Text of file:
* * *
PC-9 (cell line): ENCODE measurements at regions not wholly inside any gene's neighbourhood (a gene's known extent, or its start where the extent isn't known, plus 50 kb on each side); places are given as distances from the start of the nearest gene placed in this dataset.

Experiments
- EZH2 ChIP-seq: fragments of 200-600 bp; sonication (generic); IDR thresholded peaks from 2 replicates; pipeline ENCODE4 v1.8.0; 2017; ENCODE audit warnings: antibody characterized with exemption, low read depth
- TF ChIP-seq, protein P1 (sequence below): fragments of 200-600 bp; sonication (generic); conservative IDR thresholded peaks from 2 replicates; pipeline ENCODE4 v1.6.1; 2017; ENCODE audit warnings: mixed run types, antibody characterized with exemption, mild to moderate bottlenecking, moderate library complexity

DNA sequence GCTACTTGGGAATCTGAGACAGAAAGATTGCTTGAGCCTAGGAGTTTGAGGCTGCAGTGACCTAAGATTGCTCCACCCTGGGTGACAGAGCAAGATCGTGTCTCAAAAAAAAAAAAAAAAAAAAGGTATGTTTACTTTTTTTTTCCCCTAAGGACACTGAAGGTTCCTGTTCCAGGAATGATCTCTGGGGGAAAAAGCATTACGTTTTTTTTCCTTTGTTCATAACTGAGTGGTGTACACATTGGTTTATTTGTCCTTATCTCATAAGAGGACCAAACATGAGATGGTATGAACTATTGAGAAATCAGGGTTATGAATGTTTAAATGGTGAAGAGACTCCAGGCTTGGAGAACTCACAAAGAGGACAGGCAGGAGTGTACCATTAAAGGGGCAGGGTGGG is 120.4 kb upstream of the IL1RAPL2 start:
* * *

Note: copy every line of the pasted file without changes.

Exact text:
PC-9 (cell line): ENCODE measurements at regions not wholly inside any gene's neighbourhood (a gene's known extent, or its start where the extent isn't known, plus 50 kb on each side); places are given as distances from the start of the nearest gene placed in this dataset.

Experiments
- EZH2 ChIP-seq: fragments of 200-600 bp; sonication (generic); IDR thresholded peaks from 2 replicates; pipeline ENCODE4 v1.8.0; 2017; ENCODE audit warnings: antibody characterized with exemption, low read depth
- TF ChIP-seq, protein P1 (sequence below): fragments of 200-600 bp; sonication (generic); conservative IDR thresholded peaks from 2 replicates; pipeline ENCODE4 v1.6.1; 2017; ENCODE audit warnings: mixed run types, antibody characterized with exemption, mild to moderate bottlenecking, moderate library complexity

DNA sequence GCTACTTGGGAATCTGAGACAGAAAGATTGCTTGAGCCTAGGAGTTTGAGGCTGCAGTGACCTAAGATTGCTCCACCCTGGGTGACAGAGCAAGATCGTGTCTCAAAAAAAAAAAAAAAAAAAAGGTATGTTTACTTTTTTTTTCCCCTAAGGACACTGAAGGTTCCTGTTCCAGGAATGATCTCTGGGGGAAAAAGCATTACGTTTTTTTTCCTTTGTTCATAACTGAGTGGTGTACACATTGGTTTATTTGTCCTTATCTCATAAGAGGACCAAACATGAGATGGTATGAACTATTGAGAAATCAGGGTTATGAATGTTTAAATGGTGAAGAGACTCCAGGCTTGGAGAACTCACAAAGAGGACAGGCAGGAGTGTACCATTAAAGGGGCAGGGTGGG is 120.4 kb upstream of the IL1RAPL2 start: